Vet students treat ponies in Gili Islands
Image: A pony stallion on the Gili Island named Jerry.
Dr Charles El-Hage BVSc(HONS) MANZCVS PhD, Equine Infectious Disease Centre
The Gili Islands, a growing tourist destination, lie just off the coast off Bali. Part of their appeal lies in the fact that there is no motorised transport. Instead, a remarkable plucky group of horses known as the Gili Island Ponies work very hard to provide essential transport for people, supplies, and large loads of rubbish! Given their small stature, their efforts in the tropical conditions and terrain are nothing short of heroic.
With little local veterinary services available, several charitable groups have banded to organise the services of dedicated Australian veterinarian and farriers. Veterinary clinics have been set up to now enable local access to specialised dental, medical and farriery services.
Last November, a keen group of six students, a clinician and a specialist anaesthetist from the University of Melbourne’s Faculty of Veterinary and Agricultural Sciences joined forces with Dental Vet’s Dr Kirsten Jackson and a team also from Western Australia to assist in these efforts.
Despite volcanic issues, the team of 23 flew to Bali together with other farriers, equine dentists and even a leather worker. Their mission was to not only treat, but also put in place preventative health measures for these wonderful ponies.
Dr Thierry Beths from U-Vet Werribee Animal Hospital and Dr Charlie El-Hage, an equine clinician and veterinary biosciences academic at The University of Melbourne, were part of the team to assist with a wide range of procedures on a long queue of ponies in a week – there were over 200!
Among the ponies treated was Dennis who had come in with an allergic skin condition most likely due to insect bites. After several days of regular medicated washes, anti inflammatory and salt water bathing (his driver kindly took him swimming in the ocean), he was all and much more comfortable to return to his duties.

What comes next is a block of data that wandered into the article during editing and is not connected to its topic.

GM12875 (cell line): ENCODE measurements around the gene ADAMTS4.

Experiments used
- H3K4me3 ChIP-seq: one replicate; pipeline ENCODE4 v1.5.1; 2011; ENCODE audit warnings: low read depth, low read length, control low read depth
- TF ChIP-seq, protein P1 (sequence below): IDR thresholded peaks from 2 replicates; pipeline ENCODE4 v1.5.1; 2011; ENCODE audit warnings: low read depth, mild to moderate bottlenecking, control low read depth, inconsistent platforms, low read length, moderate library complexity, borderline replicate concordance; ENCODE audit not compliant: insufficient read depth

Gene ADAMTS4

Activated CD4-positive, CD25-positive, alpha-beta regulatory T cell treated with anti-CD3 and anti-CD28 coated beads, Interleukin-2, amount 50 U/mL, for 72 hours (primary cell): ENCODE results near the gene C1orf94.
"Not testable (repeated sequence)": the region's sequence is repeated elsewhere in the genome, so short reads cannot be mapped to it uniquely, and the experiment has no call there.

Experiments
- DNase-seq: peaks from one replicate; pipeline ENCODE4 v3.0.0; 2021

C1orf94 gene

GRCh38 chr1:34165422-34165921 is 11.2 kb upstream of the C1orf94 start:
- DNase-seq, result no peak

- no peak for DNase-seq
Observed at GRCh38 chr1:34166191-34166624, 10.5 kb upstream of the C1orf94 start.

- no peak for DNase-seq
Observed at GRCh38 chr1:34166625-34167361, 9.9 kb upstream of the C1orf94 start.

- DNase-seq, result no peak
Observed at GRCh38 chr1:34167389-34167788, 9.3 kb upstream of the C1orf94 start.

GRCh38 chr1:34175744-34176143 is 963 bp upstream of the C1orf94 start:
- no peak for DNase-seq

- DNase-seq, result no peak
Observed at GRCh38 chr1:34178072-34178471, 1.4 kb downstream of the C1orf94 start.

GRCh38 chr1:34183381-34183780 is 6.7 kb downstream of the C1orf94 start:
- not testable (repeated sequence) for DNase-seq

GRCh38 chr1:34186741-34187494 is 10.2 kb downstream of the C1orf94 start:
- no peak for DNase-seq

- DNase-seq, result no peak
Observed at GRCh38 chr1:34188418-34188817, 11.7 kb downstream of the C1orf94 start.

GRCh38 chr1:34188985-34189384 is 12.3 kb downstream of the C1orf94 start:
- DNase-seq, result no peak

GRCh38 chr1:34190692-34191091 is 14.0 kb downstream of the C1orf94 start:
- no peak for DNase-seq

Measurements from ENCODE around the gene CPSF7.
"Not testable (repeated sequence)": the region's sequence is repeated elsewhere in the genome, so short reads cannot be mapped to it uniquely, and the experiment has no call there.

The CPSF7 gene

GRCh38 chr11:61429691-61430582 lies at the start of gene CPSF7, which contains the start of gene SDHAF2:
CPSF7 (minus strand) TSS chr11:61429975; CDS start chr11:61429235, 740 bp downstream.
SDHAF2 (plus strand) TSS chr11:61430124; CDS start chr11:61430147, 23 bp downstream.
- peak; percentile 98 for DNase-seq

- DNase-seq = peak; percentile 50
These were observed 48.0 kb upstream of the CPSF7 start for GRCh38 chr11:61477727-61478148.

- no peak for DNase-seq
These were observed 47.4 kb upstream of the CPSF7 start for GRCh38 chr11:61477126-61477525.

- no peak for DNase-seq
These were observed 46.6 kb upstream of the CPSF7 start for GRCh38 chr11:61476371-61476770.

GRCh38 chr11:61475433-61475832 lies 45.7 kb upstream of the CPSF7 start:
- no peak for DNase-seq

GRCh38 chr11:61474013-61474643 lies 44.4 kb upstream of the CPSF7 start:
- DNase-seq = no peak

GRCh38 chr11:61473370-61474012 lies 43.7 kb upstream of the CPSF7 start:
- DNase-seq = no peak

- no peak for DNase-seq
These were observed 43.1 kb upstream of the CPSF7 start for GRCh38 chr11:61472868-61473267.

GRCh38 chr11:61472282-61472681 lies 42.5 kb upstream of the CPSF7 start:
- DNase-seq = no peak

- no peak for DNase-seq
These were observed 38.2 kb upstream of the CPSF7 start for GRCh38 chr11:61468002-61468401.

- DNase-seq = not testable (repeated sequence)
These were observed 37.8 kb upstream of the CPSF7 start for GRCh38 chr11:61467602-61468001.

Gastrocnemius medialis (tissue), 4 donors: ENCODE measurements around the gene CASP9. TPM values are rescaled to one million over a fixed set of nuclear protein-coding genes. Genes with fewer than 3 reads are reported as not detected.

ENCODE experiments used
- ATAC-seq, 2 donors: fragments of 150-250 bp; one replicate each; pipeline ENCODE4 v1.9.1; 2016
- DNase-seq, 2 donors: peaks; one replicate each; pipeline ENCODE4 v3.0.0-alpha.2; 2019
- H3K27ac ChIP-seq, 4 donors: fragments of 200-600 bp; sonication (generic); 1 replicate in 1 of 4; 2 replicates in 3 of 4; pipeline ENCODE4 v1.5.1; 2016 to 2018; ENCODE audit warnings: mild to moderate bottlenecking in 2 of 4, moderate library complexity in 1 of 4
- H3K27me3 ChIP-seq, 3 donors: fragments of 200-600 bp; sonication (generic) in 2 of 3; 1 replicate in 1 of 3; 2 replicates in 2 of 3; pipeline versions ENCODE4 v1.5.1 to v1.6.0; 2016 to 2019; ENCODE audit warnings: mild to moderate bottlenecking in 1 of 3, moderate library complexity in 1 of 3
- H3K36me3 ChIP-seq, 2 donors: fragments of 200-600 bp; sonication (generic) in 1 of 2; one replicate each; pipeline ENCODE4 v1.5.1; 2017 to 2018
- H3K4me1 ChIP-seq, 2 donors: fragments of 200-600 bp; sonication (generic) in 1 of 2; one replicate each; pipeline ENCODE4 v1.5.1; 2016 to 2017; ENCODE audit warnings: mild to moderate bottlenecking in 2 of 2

Image: Dennis' owner and Dennis the pony with Dr Charles El-Hage.
Jerry (the pony stallion in the cover image) required daily wound flushing, debridement and medication. After four days of treatment, Jerry was back to his cheeky self.
Image: Jerry back to his cheeky self with Dr Charles El-Hage.
If it were not for the capable of assistance provided by the six University of Melbourne veterinary students, they simply would not have been able to treat all the ponies. The final-year Doctor of Veterinary Medicine students, Sanjana Aswani, Holly Lambert, Kate Tasker, Olivia-Lee Sullivan, Jess Noto and Katelin McLarney, enthusiastically performed dentistry, provided medical treatments and assisted with many procedures under often extreme tropical climatic conditions.
Jinski the horse with The University of Melbourne students, Dr Thierry Beths and Dr Charles El-Hage.
It is with the hope that students and staff from the University of Melbourne’s Faculty of Veterinary and Agricultural Sciences can assist local veterinarians and veterinary students to aid the animal welfare efforts in the Gili Islands and eventually provide ongoing sustainable veterinary care for these brave ponies.
Acknowledgments to Animal Aid Abroad and Dr Kirsten Jackson (Dental Vet), and many local organisations including Gili Eco Trust, Blue Water Express, Trawangan Dive, Blue Marlin, Lutwala Dive, Pesona Resort, Cats of Gili, Dr Slade Walker, Kelvin Grove Equine and Grant Forge & Farriery .